Sara Bradley is a master of using flavor combinations to elevate virtually any dish, even the Asian carp, an invasive species that’s become a fixture in her native Kentucky. “We serve a lot of different fish, but one that’s never been off our menu is Asian carp,” she says. “At first it was a little bit of a push to get guests to order it, but now they’re hooked.”
The maple-brined, pecan wood-smoked carp is served with a caramelized onion vichyssoise, brown butter potatoes, French onion croutons and thyme. The dish is reminiscent of the cold-smoked salmon she remembers as a highlight of childhood celebrations. “The biggest treat growing up was knowing that my mother was going to drive to St. Louis for smoked salmon,” she says.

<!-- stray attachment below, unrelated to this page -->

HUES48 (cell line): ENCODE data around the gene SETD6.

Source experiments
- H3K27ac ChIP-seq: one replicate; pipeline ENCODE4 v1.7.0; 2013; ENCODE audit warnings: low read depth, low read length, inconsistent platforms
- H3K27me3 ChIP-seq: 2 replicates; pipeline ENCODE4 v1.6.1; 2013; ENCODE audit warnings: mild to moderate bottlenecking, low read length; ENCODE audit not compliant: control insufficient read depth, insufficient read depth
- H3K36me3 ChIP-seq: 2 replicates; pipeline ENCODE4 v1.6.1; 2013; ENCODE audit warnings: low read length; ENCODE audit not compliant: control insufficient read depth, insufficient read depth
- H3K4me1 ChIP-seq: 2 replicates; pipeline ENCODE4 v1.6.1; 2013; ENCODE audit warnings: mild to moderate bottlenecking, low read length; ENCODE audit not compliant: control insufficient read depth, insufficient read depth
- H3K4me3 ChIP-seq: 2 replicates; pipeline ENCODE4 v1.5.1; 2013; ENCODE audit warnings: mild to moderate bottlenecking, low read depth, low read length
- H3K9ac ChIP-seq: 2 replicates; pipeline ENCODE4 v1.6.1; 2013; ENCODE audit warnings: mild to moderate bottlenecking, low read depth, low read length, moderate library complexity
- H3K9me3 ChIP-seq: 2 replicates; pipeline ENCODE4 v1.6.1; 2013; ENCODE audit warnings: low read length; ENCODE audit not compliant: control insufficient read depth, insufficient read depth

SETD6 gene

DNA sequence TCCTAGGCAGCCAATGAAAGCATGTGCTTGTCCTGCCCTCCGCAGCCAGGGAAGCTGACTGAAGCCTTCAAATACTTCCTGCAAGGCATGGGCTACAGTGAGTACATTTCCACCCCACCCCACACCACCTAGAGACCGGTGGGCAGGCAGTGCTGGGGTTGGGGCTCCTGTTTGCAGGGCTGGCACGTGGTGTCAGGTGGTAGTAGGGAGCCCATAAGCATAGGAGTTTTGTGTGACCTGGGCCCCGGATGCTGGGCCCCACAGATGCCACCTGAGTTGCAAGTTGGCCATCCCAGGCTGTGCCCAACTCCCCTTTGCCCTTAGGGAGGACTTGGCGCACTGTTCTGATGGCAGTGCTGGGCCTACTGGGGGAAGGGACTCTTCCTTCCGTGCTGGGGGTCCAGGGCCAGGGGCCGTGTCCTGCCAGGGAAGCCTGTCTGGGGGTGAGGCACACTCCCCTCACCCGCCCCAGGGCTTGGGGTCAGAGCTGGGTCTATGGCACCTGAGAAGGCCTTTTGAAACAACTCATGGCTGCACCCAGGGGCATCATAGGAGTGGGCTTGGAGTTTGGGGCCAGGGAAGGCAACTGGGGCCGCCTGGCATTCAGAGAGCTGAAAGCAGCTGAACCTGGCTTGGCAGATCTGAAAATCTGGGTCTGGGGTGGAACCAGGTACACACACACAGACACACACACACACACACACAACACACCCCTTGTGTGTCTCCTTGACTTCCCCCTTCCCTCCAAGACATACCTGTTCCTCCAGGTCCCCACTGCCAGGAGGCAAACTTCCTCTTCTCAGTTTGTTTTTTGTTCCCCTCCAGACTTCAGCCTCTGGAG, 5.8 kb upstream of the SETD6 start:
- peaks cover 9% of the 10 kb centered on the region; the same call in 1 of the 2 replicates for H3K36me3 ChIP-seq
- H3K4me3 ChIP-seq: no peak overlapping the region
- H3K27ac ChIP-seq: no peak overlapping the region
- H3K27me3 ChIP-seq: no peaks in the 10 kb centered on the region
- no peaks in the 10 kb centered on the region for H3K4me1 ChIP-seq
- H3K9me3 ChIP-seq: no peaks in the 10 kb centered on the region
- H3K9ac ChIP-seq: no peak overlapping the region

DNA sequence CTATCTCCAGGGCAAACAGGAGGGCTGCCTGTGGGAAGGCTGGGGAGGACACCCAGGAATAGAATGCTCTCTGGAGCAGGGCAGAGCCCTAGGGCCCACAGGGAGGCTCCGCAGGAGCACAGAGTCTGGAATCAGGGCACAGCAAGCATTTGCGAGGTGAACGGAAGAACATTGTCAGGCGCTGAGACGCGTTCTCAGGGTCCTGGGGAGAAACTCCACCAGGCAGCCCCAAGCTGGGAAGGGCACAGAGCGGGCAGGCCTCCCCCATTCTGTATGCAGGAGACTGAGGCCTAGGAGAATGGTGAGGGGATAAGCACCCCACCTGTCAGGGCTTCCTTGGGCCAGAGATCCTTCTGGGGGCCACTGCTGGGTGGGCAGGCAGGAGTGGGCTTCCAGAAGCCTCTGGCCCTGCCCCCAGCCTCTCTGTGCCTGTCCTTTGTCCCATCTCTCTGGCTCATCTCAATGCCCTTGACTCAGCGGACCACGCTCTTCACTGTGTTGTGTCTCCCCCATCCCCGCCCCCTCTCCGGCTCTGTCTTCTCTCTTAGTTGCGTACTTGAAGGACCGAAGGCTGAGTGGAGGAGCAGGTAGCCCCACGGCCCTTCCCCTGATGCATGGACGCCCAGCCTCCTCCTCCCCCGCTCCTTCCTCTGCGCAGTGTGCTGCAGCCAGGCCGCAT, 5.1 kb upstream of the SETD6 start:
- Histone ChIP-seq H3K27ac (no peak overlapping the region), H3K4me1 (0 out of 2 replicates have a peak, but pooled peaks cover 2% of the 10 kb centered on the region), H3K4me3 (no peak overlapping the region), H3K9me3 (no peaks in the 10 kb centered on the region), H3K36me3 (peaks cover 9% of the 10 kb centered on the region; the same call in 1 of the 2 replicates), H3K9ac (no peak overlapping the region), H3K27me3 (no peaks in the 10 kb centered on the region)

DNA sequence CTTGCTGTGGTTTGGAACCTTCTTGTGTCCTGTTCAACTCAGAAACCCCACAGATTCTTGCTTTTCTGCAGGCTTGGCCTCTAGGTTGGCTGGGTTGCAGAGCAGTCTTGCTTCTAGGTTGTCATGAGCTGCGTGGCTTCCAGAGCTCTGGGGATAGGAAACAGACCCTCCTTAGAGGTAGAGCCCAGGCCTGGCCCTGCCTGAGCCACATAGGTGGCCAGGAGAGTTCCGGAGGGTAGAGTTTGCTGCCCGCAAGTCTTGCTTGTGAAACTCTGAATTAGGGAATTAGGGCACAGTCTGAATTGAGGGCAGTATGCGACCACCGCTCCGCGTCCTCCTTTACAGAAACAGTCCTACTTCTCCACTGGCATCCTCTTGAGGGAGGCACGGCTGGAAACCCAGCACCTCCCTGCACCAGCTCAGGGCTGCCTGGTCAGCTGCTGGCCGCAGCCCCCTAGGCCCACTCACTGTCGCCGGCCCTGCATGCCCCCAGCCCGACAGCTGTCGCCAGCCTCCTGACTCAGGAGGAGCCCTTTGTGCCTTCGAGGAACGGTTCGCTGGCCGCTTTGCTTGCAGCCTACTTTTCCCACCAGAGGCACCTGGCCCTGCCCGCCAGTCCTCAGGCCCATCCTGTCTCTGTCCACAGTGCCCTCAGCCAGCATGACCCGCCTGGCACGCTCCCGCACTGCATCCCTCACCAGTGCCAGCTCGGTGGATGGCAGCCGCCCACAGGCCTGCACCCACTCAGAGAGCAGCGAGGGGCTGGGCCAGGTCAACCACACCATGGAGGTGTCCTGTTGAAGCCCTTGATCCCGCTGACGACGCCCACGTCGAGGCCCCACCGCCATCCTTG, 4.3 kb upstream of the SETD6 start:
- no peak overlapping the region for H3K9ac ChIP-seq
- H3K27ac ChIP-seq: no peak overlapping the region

Bradley’s dishes reflect the cultural influences and products of her home state. “We wouldn’t serve it if it wasn’t responsibly sourced,” she says. “We serve local freshwater fish—paddlefish, bass and, if they catch any sturgeon that are large enough, I’ll take those, too,” she adds. Local fishermen bring their catch to the restaurant, sometimes with live fish in the back of the truck. When it’s “beyond fresh,” it’s hard for Bradley to turn it down. She also serves local hasselback caviar. “It’s so good and so fresh, I prefer it to the imported product, and it’s not as expensive,” she says.
At Freight House, Bradley relies on her servers to communicate sourcing information. “The servers know the entire story—what the fish are fed and how they are raised, or where and how they are caught,” she says, noting that she brings the front-of-the-house staff back on the line, so they can see the prep process from raw product to plate. “A truly important part of being a great chef is sharing the knowledge.”